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Originally published Saturday, May 31, 2008 at 12:00 AM

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Airline pioneer Milton Kuolt "left footprints"

Milton Kuolt, who died Friday at Swedish Medical Center in Seattle, started Horizon Air, one of the nation's first regional carriers, in 1981.

Seattle Times staff reporter

In all his 80 years, Horizon Air founder Milton Kuolt never entered a room quietly.

He'd throw open the door, step in wearing cowboy boots and a duster coat, and howl his signature greeting: "Yo!"

"That was his thing. 'Yo.' He'd just yell it, no matter where he was," said Bill Peare, Mr. Kuolt's longtime friend and a vice president at Horizon. "In a meeting, at a party, on the golf course. He was a character, for sure."

Mr. Kuolt, who died Friday at Swedish Medical Center in Seattle, started Horizon Air, one of the nation's first regional carriers, in 1981. He sold the company to Alaska Airlines in 1988. Mr. Kuolt began his long career at Boeing, and later started Thousand Trails, a private, timeshare-style campground company, in the early 1970s.

In his many roles at different companies, Mr. Kuolt was known for his formidable work ethic, his sense of humor and his unflappable allegiance to all of his employees, regardless of their rank.

"Milt didn't care if you were a baggage handler or in the boardroom. He was concerned about everybody on his team," said Bill Endicott, who worked for Mr. Kuolt at Thousand Trails and Horizon, and later wrote "Remember the Magic: The Story of Horizon Air."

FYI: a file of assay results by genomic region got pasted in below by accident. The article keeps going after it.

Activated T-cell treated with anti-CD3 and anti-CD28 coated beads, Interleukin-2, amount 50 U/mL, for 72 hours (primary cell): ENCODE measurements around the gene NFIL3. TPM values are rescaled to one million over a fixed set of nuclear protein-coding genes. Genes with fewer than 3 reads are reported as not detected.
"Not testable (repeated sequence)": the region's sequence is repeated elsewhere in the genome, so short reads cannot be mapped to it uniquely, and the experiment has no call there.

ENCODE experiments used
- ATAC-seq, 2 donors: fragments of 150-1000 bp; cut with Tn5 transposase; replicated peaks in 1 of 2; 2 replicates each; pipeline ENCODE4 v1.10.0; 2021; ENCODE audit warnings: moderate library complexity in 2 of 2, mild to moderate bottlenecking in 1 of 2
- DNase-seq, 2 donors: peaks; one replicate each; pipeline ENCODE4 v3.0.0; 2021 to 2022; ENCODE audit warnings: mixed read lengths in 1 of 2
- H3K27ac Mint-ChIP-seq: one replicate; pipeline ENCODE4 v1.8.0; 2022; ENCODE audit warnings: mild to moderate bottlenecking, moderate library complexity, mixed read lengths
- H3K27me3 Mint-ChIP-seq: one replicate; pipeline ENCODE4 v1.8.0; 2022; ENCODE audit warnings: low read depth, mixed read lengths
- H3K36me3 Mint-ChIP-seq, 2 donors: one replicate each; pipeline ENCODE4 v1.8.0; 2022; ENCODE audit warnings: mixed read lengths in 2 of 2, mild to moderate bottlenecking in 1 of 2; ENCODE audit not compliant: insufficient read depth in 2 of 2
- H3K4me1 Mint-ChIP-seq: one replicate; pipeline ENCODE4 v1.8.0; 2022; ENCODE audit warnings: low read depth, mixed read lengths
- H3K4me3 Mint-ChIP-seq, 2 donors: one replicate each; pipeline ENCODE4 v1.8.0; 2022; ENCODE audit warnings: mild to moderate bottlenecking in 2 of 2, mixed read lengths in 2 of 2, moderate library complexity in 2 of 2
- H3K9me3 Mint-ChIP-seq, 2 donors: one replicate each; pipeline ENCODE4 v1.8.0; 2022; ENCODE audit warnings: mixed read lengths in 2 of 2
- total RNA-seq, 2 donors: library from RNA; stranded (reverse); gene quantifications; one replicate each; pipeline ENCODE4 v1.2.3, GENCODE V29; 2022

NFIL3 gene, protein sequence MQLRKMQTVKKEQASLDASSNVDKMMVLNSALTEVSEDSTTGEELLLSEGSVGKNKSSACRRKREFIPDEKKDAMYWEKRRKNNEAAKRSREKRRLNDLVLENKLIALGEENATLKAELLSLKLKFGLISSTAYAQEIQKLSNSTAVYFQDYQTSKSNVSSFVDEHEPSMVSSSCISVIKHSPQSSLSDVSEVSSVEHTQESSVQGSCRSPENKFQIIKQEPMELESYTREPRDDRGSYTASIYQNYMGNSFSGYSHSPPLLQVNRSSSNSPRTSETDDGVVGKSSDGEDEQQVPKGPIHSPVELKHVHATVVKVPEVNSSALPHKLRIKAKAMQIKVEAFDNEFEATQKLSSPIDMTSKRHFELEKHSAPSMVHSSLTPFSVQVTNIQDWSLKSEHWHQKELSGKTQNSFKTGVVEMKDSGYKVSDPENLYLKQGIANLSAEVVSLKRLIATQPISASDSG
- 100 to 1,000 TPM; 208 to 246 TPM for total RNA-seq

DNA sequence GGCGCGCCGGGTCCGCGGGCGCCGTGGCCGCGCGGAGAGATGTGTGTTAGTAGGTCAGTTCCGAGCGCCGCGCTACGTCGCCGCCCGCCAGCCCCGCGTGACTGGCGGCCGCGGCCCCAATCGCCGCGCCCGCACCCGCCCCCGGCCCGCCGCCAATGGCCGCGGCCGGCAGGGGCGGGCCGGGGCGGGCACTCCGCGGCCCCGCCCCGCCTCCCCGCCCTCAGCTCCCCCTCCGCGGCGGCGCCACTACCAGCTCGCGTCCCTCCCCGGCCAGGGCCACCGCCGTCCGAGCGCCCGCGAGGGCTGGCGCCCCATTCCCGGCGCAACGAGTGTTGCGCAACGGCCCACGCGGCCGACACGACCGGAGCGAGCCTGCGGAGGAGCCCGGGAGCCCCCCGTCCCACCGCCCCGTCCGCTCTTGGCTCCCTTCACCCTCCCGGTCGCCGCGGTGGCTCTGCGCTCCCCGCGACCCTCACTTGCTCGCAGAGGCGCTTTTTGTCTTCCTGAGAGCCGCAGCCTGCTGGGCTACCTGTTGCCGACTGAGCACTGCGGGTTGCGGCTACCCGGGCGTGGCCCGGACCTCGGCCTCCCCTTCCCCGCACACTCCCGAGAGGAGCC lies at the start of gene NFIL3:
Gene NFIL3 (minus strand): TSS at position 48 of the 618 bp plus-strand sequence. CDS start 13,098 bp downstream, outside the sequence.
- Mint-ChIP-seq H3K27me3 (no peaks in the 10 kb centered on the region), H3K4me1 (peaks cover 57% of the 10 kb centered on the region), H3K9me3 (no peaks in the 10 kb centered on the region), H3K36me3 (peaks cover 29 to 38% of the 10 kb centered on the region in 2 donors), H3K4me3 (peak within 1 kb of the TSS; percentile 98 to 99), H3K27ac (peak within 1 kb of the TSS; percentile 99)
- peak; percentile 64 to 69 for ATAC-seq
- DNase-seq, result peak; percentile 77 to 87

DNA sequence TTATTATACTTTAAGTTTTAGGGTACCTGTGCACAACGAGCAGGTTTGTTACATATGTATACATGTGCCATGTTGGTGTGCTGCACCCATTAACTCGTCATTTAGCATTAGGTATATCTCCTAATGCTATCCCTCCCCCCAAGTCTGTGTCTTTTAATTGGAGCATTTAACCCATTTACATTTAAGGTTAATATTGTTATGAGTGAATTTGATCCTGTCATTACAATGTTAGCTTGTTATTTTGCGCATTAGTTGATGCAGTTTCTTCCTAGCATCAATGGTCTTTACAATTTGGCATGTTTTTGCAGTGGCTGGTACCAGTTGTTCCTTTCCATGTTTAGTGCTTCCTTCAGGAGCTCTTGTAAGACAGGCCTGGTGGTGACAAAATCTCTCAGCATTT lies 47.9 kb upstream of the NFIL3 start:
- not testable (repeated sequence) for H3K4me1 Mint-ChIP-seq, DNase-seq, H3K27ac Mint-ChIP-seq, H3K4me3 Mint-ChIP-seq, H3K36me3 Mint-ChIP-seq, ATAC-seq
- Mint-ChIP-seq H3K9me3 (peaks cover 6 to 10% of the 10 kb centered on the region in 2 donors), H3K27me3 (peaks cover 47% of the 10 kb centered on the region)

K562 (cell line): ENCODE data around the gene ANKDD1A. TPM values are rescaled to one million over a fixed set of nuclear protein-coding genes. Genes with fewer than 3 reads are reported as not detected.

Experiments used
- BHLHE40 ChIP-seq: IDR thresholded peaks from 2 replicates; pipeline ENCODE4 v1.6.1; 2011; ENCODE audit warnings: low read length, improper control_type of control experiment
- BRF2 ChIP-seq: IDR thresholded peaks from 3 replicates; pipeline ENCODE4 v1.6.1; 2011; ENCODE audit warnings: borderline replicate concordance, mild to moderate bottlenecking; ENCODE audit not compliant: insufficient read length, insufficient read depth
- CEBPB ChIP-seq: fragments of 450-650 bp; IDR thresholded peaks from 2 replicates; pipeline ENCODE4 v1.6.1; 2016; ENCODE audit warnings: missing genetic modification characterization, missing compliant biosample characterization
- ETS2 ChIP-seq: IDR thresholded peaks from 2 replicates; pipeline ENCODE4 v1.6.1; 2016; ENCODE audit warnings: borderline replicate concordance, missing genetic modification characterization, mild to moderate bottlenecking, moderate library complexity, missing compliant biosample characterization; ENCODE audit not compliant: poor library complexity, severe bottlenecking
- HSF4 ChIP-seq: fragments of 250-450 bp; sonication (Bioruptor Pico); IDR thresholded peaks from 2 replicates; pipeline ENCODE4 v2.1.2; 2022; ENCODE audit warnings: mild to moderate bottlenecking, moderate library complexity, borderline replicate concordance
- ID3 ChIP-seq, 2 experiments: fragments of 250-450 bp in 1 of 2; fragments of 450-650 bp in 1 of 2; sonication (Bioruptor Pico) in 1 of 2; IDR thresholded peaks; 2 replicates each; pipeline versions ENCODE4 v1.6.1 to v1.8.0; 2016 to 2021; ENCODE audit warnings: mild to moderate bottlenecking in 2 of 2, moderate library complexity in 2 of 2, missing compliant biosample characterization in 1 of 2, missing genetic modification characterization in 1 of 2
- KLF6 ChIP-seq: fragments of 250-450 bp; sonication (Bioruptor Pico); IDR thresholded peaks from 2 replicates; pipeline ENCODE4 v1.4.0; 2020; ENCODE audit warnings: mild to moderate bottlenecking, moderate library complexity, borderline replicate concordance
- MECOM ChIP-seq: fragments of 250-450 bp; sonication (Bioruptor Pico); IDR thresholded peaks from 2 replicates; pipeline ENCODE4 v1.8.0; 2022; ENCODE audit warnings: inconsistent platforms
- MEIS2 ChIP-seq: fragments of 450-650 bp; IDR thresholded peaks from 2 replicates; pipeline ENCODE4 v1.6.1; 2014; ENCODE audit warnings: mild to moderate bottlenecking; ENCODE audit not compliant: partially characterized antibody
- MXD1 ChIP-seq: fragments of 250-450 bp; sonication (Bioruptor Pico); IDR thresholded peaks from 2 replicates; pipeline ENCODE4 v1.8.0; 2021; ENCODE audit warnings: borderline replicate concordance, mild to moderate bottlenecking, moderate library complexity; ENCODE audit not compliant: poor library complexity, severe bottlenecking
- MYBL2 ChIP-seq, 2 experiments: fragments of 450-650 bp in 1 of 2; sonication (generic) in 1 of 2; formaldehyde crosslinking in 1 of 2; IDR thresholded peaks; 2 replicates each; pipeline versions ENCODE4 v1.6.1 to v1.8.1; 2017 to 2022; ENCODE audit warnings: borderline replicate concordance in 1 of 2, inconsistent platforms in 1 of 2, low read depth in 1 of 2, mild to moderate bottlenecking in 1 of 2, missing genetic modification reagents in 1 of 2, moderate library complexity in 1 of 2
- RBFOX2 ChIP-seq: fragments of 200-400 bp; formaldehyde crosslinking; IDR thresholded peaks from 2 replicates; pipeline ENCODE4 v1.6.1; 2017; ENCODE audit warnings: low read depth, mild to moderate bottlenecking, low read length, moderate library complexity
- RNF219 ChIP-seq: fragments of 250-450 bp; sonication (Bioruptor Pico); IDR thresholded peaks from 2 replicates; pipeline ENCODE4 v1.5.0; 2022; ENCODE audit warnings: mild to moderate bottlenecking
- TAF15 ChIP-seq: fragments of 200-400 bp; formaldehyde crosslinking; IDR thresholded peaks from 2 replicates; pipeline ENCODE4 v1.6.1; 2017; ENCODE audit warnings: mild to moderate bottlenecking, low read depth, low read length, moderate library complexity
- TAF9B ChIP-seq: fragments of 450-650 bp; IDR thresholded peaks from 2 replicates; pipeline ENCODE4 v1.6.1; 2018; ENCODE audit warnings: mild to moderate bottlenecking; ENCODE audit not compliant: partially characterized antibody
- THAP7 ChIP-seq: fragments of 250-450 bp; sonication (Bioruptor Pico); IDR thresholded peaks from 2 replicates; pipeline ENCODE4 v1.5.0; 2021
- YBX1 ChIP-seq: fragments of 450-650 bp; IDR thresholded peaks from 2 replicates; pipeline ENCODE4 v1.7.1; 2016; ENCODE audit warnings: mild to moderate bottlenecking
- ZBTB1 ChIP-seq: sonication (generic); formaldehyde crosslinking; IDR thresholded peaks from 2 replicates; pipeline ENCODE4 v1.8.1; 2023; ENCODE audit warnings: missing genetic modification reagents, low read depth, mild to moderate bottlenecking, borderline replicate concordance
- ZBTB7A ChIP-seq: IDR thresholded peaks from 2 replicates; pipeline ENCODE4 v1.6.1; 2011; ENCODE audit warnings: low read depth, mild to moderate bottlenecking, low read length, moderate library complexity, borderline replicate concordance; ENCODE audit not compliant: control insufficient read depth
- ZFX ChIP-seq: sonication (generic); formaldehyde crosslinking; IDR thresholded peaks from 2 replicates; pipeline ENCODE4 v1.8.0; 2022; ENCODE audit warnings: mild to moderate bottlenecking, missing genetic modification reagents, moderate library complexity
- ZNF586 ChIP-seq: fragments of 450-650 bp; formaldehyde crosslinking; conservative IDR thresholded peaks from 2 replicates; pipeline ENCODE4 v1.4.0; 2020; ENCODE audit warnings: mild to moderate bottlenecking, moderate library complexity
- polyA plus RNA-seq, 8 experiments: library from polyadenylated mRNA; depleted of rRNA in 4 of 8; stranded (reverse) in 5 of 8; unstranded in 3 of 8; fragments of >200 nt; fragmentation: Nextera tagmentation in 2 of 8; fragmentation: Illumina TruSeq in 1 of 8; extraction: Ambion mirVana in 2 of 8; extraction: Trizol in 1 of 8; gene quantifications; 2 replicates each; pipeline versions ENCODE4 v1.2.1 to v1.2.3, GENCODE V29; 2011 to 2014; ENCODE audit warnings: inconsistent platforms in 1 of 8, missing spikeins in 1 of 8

According to one of the stories in Endicott's book, Mr. Kuolt once overheard a man being rude to one of his employees at the ticket counter. "He leaned over and told him he wasn't welcome to fly on Horizon Air anymore," Endicott said. "Milt said, 'Nobody treats my employees like that. I don't care if you have to ride to Sun Valley on a horse!' "

Dee Dee Maul, one of the original team members at Horizon, said Mr. Kuolt made a concerted effort to treat everyone who worked for him with equal respect and camaraderie.

"If something needed to be done, he'd do it. He'd help out behind the counter. He'd sling bags. Everyone loved him for it," she said.

Maul remembers that in the early years of Horizon, Mr. Kuolt used to get to work at 4 a.m. and deliver boxes of doughnuts to the flight crews before the first flights took off for the day.

At the company Christmas party, at friends' birthday parties and at formal functions — even the black-tie variety — Mr. Kuolt was "always the one in the middle of the room. He'd wear cowboy boots with a tuxedo, for sure," Maul said.

Many of Mr. Kuolt's friends remember him goofing around, telling funny stories and making fun of his own mistakes. One time, Mr. Kuolt dressed up as El Guapo from the movie "Three Amigos," for a fiesta-themed party. The photos from that day still make Mr. Kuolt's friends laugh.

Outside of work, Mr. Kuolt was no less enthusiastic. In recent years, he'd often hop into his trademark Hummer and cruise around Cle Elum, Kittitas County, where he lived with his youngest daughter, Jamie Milagro Kuolt, 17.

Up until November, when his emphysema began worsening, Mr. Kuolt spent his days riding snowmobiles, golfing and "telling stories about old friends," Peare said.

Mr. Kuolt is survived by seven children: Milton Kuolt III, Suzanne Kuolt and Sandra Kuolt, all of Scottsdale, Ariz.; Ronald Kuolt, of Switzerland; Randolph Kuolt, of Kent; Maria Kuolt Ottolino, of Burien; and Jamie Milagro Kuolt; and 22 grandchildren.

Joe Clark, chairman of Aviation Partners and Mr. Kuolt's one-time co-worker, said Mr. Kuolt was "one of those people that left a mark wherever they went."

"He's left footprints — huge footprints — in all of our lives."

Haley Edwards: 206-464-2745

or hedwards@seattletimes.com

Copyright © 2008 The Seattle Times Company

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